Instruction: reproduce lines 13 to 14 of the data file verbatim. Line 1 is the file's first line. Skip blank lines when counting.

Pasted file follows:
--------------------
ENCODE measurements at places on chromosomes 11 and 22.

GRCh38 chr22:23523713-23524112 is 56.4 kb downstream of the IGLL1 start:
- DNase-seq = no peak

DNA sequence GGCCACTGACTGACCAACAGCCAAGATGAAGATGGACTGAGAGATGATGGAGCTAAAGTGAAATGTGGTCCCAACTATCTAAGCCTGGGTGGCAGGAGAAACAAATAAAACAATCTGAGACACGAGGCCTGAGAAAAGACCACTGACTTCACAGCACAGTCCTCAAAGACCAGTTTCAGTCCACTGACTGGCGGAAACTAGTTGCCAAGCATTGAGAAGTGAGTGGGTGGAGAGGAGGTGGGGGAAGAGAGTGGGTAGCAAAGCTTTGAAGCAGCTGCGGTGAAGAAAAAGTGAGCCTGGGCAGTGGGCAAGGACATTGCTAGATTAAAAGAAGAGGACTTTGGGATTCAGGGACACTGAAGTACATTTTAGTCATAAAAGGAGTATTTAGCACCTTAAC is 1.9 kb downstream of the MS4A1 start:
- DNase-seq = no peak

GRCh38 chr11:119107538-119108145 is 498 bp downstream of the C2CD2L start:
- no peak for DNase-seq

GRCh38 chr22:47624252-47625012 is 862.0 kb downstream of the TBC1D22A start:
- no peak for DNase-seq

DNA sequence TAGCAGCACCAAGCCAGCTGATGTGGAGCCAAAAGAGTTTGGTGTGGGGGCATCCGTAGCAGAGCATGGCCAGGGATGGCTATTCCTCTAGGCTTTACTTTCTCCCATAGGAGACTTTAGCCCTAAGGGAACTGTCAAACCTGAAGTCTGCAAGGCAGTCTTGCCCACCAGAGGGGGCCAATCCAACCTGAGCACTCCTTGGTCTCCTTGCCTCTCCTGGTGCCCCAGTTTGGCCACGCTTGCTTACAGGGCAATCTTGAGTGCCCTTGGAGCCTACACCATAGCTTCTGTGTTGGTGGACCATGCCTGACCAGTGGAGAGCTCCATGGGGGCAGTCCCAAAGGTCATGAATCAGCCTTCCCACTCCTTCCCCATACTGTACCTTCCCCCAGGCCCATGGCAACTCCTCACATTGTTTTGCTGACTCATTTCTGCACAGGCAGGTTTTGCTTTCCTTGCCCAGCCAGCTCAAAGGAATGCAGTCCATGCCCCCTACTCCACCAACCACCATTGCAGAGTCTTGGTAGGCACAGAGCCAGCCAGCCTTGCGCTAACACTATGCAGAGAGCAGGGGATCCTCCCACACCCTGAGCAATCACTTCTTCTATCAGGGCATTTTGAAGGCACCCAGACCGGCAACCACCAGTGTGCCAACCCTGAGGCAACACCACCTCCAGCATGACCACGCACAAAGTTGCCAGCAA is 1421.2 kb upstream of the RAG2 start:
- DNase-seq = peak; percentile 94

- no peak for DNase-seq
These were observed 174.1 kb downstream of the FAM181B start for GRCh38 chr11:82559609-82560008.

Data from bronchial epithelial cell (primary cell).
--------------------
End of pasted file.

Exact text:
These were observed 174.1 kb downstream of the FAM181B start for GRCh38 chr11:82559609-82560008.

Data from bronchial epithelial cell (primary cell).